Language Martyrs Day and International Mother Language Day emerge from a history of jostling powers and political struggles. I think about how the Black Lives Matter protests all over the world recognised the importance of the inclusion of diverse cultural storytelling through their demand to ensure that school curriculums include educating young people about racism and imperialism. There is a need to rebalance historical and social narratives that currently exclude certain experiences and perspectives. We all have a duty to make sure that the next generation, at least, has a better understanding of the historical injustices that contribute to the institutional racism that persists in the UK and elsewhere today.

Ultimately, Language Martyrs Day and International Mother Language Day is an opportunity to see the rich tapestry of our linguistic diversity as something to be cherished—a joyful kaleidoscope of possibilities and potential to be revelled in. People, with all our diversity and rich traditions, have much more to gain by standing together than being divided. We do not have to be alike to have the same interests and shared sense of solidarity.

As ever, it is a privilege to serve under your chairmanship, Sir Edward, and I take the opportunity to wish everybody in Westminster Hall a dydd Gŵyl Dewi hapus iawn—a very happy St David’s day, very appropriate for today’s debate.

I join colleagues in congratulating my hon. Friend the Member for Poplar and Limehouse (Apsana Begum) on having secured this important debate. She made some incredibly important points about the real benefits of second, third and even fourth languages in keeping our country’s cultural diversity at the very forefront. As a very proud Welsh MP, it would feel remiss not to use this opportunity to highlight the incredible work of the Labour Government in Wales and how they are doing their bit to keep the brilliant Welsh language alive and kicking.

Earlier today, my wonderful friend and colleague, the Minister for Education in Welsh Government, announced major new projects to grow the Welsh language that include bold plans to open new Welsh-medium schools, creating more opportunities for adult learners and supporting the Urdd, Wales’s largest national youth organisation, with an extra £1.2 million. That is just a small insight into what incredible work a Labour Government can do for our cultural heritage, and I am especially proud today to see those amazing policy commitments in action.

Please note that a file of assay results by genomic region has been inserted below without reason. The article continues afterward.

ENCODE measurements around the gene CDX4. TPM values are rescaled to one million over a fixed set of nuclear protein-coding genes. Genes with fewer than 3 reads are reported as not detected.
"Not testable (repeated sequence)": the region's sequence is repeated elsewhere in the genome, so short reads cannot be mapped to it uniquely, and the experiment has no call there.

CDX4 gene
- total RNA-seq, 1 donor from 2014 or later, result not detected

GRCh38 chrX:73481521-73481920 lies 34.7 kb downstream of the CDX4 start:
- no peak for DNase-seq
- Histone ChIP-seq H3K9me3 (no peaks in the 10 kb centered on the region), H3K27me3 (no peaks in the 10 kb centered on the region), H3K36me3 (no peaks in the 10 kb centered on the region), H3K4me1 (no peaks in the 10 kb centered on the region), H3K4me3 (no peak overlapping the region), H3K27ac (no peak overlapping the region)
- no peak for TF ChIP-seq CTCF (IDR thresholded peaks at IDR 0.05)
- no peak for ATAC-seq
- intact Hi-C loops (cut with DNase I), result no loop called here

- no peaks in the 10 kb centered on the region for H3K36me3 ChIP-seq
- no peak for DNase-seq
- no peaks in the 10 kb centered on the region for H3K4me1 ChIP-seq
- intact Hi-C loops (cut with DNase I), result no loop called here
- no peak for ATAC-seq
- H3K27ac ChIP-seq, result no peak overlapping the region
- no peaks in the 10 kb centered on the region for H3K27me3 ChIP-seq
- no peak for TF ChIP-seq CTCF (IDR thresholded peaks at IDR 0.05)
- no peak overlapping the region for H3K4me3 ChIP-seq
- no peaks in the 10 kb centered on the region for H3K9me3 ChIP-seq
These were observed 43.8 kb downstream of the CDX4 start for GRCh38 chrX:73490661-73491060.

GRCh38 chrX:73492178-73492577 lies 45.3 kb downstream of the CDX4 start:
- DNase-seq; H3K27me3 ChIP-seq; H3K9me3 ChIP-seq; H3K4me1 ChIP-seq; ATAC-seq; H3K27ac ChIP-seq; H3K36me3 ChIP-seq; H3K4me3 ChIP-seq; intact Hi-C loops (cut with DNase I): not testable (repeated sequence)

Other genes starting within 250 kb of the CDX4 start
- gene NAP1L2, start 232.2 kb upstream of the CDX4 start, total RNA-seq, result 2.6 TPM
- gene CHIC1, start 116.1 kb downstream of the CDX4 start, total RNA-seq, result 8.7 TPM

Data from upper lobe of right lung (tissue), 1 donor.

Indeed, colleagues may be surprised to learn that Welsh is actually undergoing a resurgence of its own, with Welsh being the fastest-growing language, according to research by popular language app, Duolingo. The number of people learning Welsh rose particularly during lockdown; it saw a whopping 44% increase in 2020, with Welsh beating Hindi, Japanese, French and Turkish. I would like to declare my own interest as a keen Welsh learner trying to improve my fluency in the language.

As is the case with so many other languages, the Welsh language is at the very heart of Welsh culture and identity, from phrases used to cheer on our sports teams, “Cymru am byth” to “iechyd da”, a personal favourite of mine, and my favourite word in any language, “cwtch”. We cannot forget our proud national anthem, “Mae Hen Wlad Fy Nhadau”, which translates as “The Land of my Fathers”, proudly written by two of Pontypridd’s residents, Evan and James. It just goes to show how beautiful, vibrant, and full of variety our Welsh language truly is.

In Wales, we are very lucky to see the Welsh-medium channel S4C continue to thrive, although given the Government’s lack of awareness when it comes to the future funding of the BBC, perhaps the less said on that the better. That aside, I am particularly proud that Welsh is undergoing an overdue resurgence, but of course, none of that could happen without a bold commitment by the Welsh Labour Government to invest in our heritage. The Welsh Language Minister and the Senedd have set an incredible goal to reach 1 million Welsh speakers by 2050, which is around a third of Wales’s current population. It is only with that type of commitment that languages like Welsh can continue to flourish and reach new households, and I am very proud to say that I have seen my own Welsh skills recently develop thanks to the campaign to get us all learning.

The ambition and commitment do not stop there. A few weeks ago, the Welsh Labour Government announced that free Welsh lessons would be made available to anyone aged 16 to 25 and to all education practitioners. That is an incredible effort, and only possible thanks to the Labour Government and to the National Centre for Learning Welsh, which launched an incredibly successful online taster course for teachers and leaders back in February 2020.